Just two months ago, three-year-old Moktar Mohamed was on the verge of death. After his parents lost their livestock and crops to the drought, they travelled by foot and truck from Middle Shabelle to Mogadishu, a trek of over 100 kilometres. Report by Eva Gilliam. NAIROBI, Kenya.
One hundred days after famine was declared in southern Somalia, UNICEF correspondent Eva Gilliam reports on the situation in Mogadishu.
When they arrived, little Moktar was just skin and bones, one of the hundreds of thousands of children in Somalia suffering from serious malnutrition.
“He was brought in by some of the outreach staff in a really bad state,” said Abdullahi Mohamed Ibrahim, a nurse with Somali NGO SAACID (which means, in Somali, ‘to help’).
“He had severe acute malnutrition, which is the worst kind. “
After two months of treatment with therapeutic foods and medication, Moktar is recovering. He is one of the lucky ones.
100 days of famine
It has been 100 days since famine was declared in southern Somalia, and UNICEF is continuing efforts to provide children with immunisations, safe drinking water, therapeutic feeding and other life-saving interventions. Between July and late September, over 110,000 children in the region were admitted to UNICEF-supported health centres for severe and moderate malnutrition.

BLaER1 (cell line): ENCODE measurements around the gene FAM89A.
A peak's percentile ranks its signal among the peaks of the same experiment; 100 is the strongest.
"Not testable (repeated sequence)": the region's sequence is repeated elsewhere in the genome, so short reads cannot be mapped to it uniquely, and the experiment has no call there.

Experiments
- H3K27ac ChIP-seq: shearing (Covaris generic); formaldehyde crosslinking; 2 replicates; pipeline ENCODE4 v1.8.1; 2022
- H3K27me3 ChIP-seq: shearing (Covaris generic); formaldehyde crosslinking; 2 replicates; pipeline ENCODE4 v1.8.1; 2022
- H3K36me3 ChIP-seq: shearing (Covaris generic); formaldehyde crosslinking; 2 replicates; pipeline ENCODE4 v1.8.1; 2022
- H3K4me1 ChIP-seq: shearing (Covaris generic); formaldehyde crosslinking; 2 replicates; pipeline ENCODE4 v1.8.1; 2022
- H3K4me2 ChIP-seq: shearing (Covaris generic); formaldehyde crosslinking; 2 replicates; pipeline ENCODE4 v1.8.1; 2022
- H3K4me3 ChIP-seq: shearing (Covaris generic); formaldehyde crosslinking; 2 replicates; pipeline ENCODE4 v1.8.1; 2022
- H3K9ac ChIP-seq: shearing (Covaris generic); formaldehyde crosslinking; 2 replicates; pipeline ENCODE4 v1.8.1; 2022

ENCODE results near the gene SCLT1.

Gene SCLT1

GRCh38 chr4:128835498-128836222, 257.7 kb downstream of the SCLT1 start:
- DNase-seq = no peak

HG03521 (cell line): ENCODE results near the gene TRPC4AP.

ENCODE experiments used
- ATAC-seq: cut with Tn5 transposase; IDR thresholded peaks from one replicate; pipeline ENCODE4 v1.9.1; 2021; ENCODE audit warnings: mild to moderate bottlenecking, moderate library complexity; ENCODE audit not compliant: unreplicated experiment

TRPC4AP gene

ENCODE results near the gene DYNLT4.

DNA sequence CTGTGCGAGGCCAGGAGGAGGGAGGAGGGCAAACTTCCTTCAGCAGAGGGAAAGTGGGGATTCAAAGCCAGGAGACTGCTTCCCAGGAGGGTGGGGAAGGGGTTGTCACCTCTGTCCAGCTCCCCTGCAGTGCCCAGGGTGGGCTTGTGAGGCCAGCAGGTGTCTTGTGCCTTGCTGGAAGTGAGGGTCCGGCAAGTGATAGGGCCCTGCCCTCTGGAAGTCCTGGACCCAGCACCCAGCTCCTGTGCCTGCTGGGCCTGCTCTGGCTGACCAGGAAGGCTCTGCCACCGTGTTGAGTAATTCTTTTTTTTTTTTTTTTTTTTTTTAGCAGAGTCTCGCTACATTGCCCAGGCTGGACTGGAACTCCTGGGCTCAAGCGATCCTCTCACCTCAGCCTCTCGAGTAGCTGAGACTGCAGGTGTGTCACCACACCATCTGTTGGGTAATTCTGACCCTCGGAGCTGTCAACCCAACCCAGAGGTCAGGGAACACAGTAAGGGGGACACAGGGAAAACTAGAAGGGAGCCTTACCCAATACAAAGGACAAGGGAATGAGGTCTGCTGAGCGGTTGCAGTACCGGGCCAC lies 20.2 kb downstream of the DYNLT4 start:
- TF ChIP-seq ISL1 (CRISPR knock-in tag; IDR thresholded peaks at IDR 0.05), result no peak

Despite these efforts, the number of children suffering from malnutrition is rising. Even as rains finally hit Mogadishu, drought continues to plague much of the south, where hunger and disease remain daily companions to families and their children.
“Malnutrition has become something widespread,” says Mohamed Abdi, a health worker with SAACID. “If you receive five children at the therapeutic centre to be checked, four will be malnourished.”
Threat of disease
Three-year-old Ismael Hassan’s small hands are swollen, his skin peeling from edema. He has a Kwashiokor, a form of severe acute malnutrition in which protein, mineral and vitamin deficiencies cause fat and muscle loss.
“The child has a constant fever,” said his father, Hasan Abdi Mohamed. “And blisters on his skin. He’s been sick for three months, but it is only this month that his body became swollen.”
Mr. Mohamed brought Ismael to the SAACID therapeutic centre, but he is sceptical the boy will recover. “I know he is suffering, and it is so bad,” he said. “I just hope the treatment will work.”
Severely malnourished children like Ismael are nine times more likely than healthy children to die from infectious diseases like measles, cholera and malaria. And the threat of disease is ever-present in the overcrowded displacement camps of Mogadishu, where Ismael’s family lives.
Disease can contribute to malnutrition, as well. Three-year-old Abdi’s severe acute malnutrition was caused by a measles infection.
“He got sick and had a lot of diarrhoea and fever,” said his mother, Hindya, of the conditions that caused his malnutrition. He was treated at a UNICEF-supported therapeutic feeding centre in Mogadishu.
With help, there is hope
The scale of the crisis, which is against the backdrop of an ongoing conflict, remains staggering. Across southern Somali, an estimated 336,000 children under age five are acutely malnourished – and nearly half could die within weeks.
But with help, there is hope. Today, Moktar is out of the danger zone, and his skin and eyes are healthy and bright.
“How can I say how happy I am that he is better?” said his father, awash with relief. “My boy is alive.”